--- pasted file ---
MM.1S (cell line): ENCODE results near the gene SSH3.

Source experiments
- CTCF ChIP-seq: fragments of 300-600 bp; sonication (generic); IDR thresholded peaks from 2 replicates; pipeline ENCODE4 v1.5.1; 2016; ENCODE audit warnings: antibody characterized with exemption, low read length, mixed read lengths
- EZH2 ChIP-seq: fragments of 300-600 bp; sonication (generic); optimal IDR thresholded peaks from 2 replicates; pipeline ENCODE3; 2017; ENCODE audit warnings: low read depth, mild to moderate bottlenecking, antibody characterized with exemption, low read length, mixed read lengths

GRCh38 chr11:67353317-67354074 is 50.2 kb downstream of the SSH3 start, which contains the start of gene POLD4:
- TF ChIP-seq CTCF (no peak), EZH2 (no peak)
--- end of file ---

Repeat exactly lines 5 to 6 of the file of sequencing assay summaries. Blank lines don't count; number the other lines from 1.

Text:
GRCh38 chr11:67353317-67354074 is 50.2 kb downstream of the SSH3 start, which contains the start of gene POLD4:
- TF ChIP-seq CTCF (no peak), EZH2 (no peak)